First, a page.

High Court refuses to halt distribution of €283,000 estate
THE High Court has refused to put a temporary stay on the distribution of the disputed will of a woman who drew it up a week before she died.
The dispute centres around the will of the late Celine Murphy (50), who died of cancer on March 15, 2011. She left her estate, valued at around €283,000, to her best friend Mary Butler, from Straffan in Co Kildare.
Ms Murphy's sister Majella Rippington, her husband Shaun, and Ms Murphy's other sister Edel Banahan, disputed the will and brought an action before the High Court seeking to have the will declared invalid. They claim Celine signed the will in circumstances of duress and undue influence.
Mrs Butler and Tridentine Bishop Michael Cox, who was named as executor, denied the claims, saying Ms Murphy was of sound mind. They counter-claimed seeking to have the will declared valid.
Last year the High Court rejected the family's claim and declared the will to be valid. The Judgment is under appeal.
On Thursday the matter returned before the High Court when Mrs Rippington asked Ms Justice Caroline Costello for a stay on the High Court judgment pending the outcome of the appeal.
Mrs Rippington, who represented herself, said that an application has been made for the full grant of the late Ms Murphy's estate.
She wanted the court to make an order temporarily halting that process that until the appeal has been determined on the basis she was concerned about the dissipation of the estate's assets.
Lawyers for the respondents opposed the application and argued there was nothing unusual in what was being done in respect of the estate.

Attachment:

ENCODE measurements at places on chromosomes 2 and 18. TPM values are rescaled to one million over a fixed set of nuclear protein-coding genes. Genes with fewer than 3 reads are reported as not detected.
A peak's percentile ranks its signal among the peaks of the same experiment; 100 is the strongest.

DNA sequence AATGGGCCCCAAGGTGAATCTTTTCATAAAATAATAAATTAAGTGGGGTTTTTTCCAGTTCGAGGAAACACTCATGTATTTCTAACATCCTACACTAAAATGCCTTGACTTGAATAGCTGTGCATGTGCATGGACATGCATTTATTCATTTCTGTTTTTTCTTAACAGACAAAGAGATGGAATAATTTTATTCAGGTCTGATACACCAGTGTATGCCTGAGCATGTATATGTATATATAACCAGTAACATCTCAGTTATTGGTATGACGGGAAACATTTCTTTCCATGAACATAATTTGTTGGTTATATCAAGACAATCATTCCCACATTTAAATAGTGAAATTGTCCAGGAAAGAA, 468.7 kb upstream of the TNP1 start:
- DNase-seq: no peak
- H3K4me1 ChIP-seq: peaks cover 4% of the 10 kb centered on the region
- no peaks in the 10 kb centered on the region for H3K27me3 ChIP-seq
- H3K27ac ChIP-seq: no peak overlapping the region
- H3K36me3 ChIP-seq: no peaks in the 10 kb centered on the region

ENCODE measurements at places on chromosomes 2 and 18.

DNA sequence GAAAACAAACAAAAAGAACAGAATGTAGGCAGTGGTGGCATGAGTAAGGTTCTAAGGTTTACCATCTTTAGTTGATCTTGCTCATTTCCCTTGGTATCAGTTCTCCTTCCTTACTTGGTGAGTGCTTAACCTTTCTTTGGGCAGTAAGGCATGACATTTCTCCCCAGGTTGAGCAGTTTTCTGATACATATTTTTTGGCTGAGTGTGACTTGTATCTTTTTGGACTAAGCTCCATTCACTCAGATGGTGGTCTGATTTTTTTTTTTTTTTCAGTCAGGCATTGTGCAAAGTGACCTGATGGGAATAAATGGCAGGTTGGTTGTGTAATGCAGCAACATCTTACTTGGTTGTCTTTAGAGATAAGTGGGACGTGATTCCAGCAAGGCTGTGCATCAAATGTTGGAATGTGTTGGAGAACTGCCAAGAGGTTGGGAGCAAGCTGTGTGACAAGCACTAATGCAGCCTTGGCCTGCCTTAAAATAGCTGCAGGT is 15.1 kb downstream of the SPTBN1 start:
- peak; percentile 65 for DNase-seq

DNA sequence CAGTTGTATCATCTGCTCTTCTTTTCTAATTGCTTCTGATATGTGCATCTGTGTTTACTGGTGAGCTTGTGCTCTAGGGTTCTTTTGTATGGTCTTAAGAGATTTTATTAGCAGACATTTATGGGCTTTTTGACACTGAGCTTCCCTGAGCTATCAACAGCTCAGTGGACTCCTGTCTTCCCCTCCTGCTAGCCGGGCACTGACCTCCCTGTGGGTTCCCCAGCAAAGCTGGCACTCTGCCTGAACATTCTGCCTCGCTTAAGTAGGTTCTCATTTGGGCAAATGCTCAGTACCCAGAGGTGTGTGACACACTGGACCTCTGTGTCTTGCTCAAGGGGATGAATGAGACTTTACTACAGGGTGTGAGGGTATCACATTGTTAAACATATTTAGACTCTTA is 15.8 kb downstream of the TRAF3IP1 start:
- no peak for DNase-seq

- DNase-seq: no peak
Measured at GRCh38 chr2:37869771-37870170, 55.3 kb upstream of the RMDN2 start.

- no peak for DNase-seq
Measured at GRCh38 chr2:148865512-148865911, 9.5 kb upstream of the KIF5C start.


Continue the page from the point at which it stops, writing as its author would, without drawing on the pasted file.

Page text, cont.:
Ms Justice Costello refused the application on grounds including that the High Court had previously refused to grant a stay on its judgement.
The court was effectively being asked to alter the order of another judge of the High Court which is something it simply cannot do, Ms Justice Costello said.
In 2015 in his judgment Mr Justice Seamus Noonan found the late Ms Murphy had the requisite capacity when she made the will leaving her estate, and declared the will valid. The judge said he was satisfied Mrs Butler was "a close and valued friend" of Ms Murphy.
It would be idle to speculate the nature of the relationship between Ms Murphy and members of her family. But, the judge said, "suffice it to say there is nothing irrational about the contents of the will of the deceased".
There was also evidence from Ms Murphy's other friends and from Mrs Butler's daughter Johanna, who Ms Murphy asked to witness the will, along with Bishop Cox, in the Butler family home.
The judge said because of the outrageous and unsubstantiated allegations made against the defendants in this case, the Rippington/Banahan side should pay all the legal costs and the Murphy estate should not be burdened with those costs. He put a stay on his costs pending appeal but not on any other order.
Mrs Rippington appealed the decision. The Court of Appeal is due to hear the case in October 2017.